Deliberate indifference requires the prison official to act with a state of mind that is more than negligence. Farmer, 511 U.S. at 835. Prison officials may be held liable where the act or failure to respond reflects a conscious or deliberate choice to follow a course of action when various alternatives were available. Clement v. Gomez, 298 F.3d 898, 905 (9th Cir. 2002) (quoting City of Canton v. Harris, 498 U.S. 378, 389 (1989)). The plaintiff would have to show that: in light of the duties assigned to specific officers or employees, the need for more or different training is so obvious, and the inadequacy so likely to result in violations of constitutional rights, that the policy makers . . . can reasonably be said to have been deliberately indifferent to the need.

Id. at 390.

Plaintiff must demonstrate that each defendant personally participated in the deprivation of his rights. Jones v. Williams, 297 F.3d 930, 934 (9th Cir. 2002). This requires the presentation of factual allegations sufficient to state a plausible claim for relief. Iqbal, 129 S.Ct. at 1949-50; Moss v. U.S. Secret Service, 572 F.3d 962, 969 (9th Cir. 2009). The mere possibility of misconduct falls short of meeting this plausibility standard. Iqbal, 129 S.Ct. at 1949-50; Moss, 572 F.3d at 969.

Plaintiff has alleged that Defendant Robinson acted negligently in escorting inmate King; negligence is not sufficient to state a claim for deliberate indifference. Farmer, 511 U.S. at 835. Additionally, Plaintiff has failed to state any act or failure to act by any other defendant, therefore he has failed to state a cognizable claim under the Eighth Amendment.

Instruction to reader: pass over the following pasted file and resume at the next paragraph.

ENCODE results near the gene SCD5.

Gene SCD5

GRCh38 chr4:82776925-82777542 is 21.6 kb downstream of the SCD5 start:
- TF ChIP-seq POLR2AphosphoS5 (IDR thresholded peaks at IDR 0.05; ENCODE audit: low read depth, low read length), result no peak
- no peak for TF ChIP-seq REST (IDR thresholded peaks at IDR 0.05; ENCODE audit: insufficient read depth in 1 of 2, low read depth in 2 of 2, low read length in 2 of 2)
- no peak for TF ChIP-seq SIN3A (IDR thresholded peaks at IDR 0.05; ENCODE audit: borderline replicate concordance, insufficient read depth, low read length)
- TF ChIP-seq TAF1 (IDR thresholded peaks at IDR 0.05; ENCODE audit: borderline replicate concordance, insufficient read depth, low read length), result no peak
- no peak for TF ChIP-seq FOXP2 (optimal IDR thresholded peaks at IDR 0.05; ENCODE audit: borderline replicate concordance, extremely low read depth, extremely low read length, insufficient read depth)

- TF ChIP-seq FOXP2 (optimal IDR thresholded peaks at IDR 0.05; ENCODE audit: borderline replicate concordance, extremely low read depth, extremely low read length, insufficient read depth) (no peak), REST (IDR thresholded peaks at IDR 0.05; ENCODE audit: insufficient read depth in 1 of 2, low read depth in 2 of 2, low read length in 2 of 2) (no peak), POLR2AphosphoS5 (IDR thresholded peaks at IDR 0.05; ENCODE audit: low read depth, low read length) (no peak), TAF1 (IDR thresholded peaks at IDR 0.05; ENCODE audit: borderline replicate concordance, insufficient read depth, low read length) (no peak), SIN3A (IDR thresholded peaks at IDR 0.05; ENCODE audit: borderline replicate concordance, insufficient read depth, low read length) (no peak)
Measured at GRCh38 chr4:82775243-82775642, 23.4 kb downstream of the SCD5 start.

B. Federal Tort Claims Act

Plaintiff seeks to hold the FBP liable for the negligence of its employees. (Doc. 1, Comp., p. 5.) The United States and its agencies are immune from suit absent a waiver of sovereign immunity. Meyer, 510 U.S. at 476. The Federal Tort Claims Act ("FTCA") provides a limited waiver of sovereign immunity for certain torts committed by government employees. Delta Savings Bank v. United States, 265 F.3d 1017, 1024 (9th Cir. 2001). This waiver includes "tort claims arising out of negligent conduct of government employees acting within the scope of their employment," Terbush v. United States, 516 F.3d 1125, 1128-29 (9th Cir. 2008), if the United States, as a private person, would be liable to the plaintiff under California tort law, United States v. Olson, 126 S.Ct. 510, 511 (2005); Delta Savings Bank, 265 F.3d at 1025. Any duty owed to the plaintiff by the United States "must be found in California state tort law." Delta Saving Banks, 265 F.3d at 1025.

Plaintiff has brought this action naming the BOP and individual employees of BOP. "An action must be prosecuted in the name of the real party in interest." Fed. R. Civ. P. 17(a). Under the FTCA the only proper party defendant is the United States. Kennedy v. United States Postal Office, 145 F.3d 1077, 1078 (9th Cir. 1998) (per curiam). A claim against a federal agency is not a claim against the United States. Id.

C. Supplemental Jurisdiction

Pursuant to 28 U.S.C. § 1367(a), in any civil action in which the district court has original jurisdiction, the district court "shall have supplemental jurisdiction over all other claims in the action within such original jurisdiction that they form part of the same case or controversy under Article III. . . ." "[O]nce judicial power exists under § 1367(a), retention of supplemental jurisdiction over state law claims under 1367(c) is discretionary." Acri v. Varian Assoc., Inc., 114 F.3d 999, 1000 (9th Cir. 1997). If the Court has original jurisdiction over Plaintiff's claim there would be supplemental jurisdiction for any state law claims alleged in the complaint.